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THE use of endobronchial blockers to provide one-lung isolation during anesthesia for thoracic surgery has been previously described. 1Based on clinical experience, the primary disadvantage of this technique is the potential for the endobronchial blocker to become dislodged and obstruct the trachea. 2This is especially true when the blocker is placed in the right mainstem bronchus. We present our experience with a double endobronchial blocker (DEB) technique that effectively deals with this problem.
A 69-yr-old man weighing 92 kg with carcinoma of the esophagus was scheduled to undergo flexible esophagoscopy and bronchoscopy, followed by an Ivor-Lewis esophagectomy through laparotomy and right thoracotomy incisions. It is our practice to provide early postoperative ventilatory support for such patients. Therefore, use of a double-lumen endotracheal tube (DLT) would require that we exchange the DLT with a single-lumen tube again at the end of surgery. This procedure involves a risk, albeit small, of aspiration. Therefore, a decision was made to use an endobronchial blocker placed externally to the single lumen endotracheal tube to avoid further airway manipulation before and after the operation.
Anesthesia was induced using sodium thiopental, fentanyl, and succinylcholine and maintained with isoflurane in oxygen, fentanyl, and pancuronium. The patient’s trachea was intubated with an 8/14-French Fogarty Occlusion Catheter (Baxter Healthcare Co., Irvine, CA) and then with an 8.0-mm-ID standard endotracheal tube. After bronchoscopy and esophagoscopy, the surgeon decided to enter the thorax before entering the abdomen because the trachea seemed to be compressed by the esophageal carcinoma, possibly rendering the patient unresectable. This approach would spare the need for the abdominal incision. With the aid of a 4.1-mm-OD fiberscope (Olympus LF-GP; Olympus Optical Co., Ltd., Tokyo, Japan) the Fogarty catheter was positioned in the right mainstem bronchus and later inflated under direct vision with 5 ml air at the start of the right thoracotomy. When the lung was visualized through the surgical incision, it was obvious that there was unsatisfactory one-lung isolation with full lung expansion. Multiple attempts to position the endobronchial blocker in the right mainstem bronchus to occlude the right upper lobe orifice were unsuccessful. It was then decided to advance the endobronchial blocker into the bronchus intermedius and inflate the balloon with 4 ml air. A Cook airway adapter (Cook Critical Care, Bloomington, IN) was used to introduce a second 8/14-French Fogarty catheter through the endotracheal tube and position it in the orifice of the right upper bronchus without difficulty and inflate the balloon with 3 ml air (figs. 1A, 1B, and 2A). One-lung isolation was accomplished, and surgery proceeded without further interruption. Unfortunately, the carcinoma was contiguous with the aorta, and further attempts to resect were abandoned. The remainder of the patient’s anesthetic procedure and recovery were uneventful.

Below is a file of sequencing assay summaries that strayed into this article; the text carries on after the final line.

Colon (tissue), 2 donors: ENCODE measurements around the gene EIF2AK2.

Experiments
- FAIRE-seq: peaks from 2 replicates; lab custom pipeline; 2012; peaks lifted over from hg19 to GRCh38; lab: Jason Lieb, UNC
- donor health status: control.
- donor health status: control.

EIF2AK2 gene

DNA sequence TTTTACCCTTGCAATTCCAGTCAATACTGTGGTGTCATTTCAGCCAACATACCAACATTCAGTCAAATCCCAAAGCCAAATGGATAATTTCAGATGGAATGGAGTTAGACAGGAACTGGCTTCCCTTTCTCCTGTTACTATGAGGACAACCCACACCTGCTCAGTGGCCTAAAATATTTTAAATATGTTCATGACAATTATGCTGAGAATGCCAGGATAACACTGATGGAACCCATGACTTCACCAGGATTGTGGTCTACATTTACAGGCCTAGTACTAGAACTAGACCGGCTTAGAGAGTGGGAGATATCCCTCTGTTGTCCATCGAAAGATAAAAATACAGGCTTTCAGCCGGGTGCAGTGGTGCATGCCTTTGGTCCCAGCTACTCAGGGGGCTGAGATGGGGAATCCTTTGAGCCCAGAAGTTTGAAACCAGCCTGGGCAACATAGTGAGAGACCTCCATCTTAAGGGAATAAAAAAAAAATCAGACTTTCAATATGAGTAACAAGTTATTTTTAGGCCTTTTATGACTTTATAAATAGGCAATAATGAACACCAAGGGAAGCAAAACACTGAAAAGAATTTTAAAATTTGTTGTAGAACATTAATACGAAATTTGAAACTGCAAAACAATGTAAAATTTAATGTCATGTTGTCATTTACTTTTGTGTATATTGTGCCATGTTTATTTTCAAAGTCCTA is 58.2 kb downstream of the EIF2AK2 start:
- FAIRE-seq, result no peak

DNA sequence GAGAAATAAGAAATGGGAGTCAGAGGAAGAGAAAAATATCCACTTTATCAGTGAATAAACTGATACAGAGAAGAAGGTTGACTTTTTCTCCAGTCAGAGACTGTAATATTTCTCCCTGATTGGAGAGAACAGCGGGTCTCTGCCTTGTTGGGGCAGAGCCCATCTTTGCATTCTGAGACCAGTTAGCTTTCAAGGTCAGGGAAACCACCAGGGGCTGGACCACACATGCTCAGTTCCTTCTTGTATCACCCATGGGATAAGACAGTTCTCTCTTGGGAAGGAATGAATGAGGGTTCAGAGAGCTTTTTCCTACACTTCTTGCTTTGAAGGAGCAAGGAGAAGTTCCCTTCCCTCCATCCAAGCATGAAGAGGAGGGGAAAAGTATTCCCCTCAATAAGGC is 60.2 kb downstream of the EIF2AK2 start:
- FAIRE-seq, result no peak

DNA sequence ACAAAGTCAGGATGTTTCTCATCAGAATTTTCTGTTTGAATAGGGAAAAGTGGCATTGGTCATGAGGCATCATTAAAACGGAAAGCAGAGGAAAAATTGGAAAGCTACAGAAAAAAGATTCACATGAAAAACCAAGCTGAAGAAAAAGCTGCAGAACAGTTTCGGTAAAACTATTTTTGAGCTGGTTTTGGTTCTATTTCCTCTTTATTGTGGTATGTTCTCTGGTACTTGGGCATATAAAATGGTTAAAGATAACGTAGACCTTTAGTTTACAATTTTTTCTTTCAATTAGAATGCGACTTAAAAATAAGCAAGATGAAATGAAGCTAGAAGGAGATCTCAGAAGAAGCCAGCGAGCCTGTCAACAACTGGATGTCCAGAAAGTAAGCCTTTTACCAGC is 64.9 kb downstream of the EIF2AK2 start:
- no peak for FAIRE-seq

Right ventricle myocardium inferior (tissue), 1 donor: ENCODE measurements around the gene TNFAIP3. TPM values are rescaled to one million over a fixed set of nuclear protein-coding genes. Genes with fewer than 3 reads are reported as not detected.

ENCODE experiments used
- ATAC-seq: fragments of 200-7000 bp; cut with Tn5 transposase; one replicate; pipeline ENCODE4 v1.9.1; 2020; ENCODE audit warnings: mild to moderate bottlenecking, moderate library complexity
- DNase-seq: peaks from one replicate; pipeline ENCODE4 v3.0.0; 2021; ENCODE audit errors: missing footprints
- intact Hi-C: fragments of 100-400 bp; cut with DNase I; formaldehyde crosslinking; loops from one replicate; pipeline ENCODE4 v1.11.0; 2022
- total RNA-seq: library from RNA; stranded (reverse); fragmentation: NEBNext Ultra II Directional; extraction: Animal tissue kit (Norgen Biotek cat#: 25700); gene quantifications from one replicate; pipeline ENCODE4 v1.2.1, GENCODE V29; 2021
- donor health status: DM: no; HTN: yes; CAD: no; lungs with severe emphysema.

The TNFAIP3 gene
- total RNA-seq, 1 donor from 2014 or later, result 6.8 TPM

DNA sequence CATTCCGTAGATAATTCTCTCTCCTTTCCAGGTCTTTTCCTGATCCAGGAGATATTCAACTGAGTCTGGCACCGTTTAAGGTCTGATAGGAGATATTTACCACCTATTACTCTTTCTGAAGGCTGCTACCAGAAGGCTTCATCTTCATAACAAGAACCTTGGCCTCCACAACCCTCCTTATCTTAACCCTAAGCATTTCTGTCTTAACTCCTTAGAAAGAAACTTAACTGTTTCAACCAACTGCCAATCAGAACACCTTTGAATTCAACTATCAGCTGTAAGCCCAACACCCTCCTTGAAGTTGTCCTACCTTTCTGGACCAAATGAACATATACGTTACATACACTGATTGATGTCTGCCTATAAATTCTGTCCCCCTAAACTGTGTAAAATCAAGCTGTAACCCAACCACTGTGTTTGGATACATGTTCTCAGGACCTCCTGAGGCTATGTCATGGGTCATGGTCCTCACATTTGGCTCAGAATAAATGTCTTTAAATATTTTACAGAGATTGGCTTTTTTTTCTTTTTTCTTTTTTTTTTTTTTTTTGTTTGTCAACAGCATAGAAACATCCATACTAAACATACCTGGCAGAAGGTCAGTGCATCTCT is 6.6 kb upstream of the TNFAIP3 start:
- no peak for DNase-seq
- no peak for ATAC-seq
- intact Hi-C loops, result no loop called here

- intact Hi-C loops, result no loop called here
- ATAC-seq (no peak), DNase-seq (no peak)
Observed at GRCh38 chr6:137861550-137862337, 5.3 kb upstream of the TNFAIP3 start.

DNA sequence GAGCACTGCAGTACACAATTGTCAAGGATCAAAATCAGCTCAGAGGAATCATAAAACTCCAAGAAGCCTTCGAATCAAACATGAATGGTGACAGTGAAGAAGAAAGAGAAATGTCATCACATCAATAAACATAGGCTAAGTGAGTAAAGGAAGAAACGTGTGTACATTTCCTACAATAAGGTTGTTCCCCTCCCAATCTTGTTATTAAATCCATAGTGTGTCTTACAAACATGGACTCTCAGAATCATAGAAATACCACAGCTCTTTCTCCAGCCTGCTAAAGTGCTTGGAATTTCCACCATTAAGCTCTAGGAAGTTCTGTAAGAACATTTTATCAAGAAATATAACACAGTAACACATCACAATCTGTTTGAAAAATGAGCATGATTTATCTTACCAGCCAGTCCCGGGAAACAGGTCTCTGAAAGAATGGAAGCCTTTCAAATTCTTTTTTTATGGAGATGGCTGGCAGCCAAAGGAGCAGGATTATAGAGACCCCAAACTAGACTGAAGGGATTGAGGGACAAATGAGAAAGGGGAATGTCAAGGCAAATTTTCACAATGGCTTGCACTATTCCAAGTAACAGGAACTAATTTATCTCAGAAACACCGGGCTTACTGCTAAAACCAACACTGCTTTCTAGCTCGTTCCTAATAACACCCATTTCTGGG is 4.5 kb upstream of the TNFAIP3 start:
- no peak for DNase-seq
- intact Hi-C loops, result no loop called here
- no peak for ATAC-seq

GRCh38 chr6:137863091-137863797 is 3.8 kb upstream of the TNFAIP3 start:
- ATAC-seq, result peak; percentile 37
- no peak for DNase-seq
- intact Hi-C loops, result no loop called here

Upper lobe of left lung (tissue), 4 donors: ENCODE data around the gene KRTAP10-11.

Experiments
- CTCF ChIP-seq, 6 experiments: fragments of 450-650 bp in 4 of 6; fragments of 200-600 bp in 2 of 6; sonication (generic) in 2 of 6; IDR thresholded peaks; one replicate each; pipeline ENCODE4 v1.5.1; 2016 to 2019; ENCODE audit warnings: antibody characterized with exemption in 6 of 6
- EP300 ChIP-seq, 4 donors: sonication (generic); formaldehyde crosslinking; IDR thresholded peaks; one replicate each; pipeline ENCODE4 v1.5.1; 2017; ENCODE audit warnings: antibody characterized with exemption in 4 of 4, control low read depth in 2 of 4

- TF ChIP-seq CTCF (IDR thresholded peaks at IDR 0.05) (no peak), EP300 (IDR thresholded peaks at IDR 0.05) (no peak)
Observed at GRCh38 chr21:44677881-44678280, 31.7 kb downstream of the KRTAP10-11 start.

After the initial experience with this patient, we have used the DEB technique in eight patients undergoing esophageal or pulmonary resection. Lung isolation was accomplished without difficulty in all patients. We subsequently modified our approach in six other patients undergoing thoracic surgery. We tested the feasibility of inserting both endobronchial blockers through an 8.0- or 9.0-mm-ID single-lumen standard endotracheal tube, as shown in figure 2B. One of these patients required an awake fiberoptic intubation for a history of difficult intubation. We measured airway peak and plateau pressures in this patient whose trachea was intubated with an 8.0-mm-ID standard endotracheal tube: 24 and 15 cm H2O at baseline, 30 and 18 cm H2O with both endobronchial blockers in place, and 42 and 22 cm H2O with both blockers and a 4.1-mm-OD Olympus LF-GP fiberscope placed intraluminally, respectively. None of the patients had difficult ventilation or oxygenation due to the presence of both endobronchial blockers.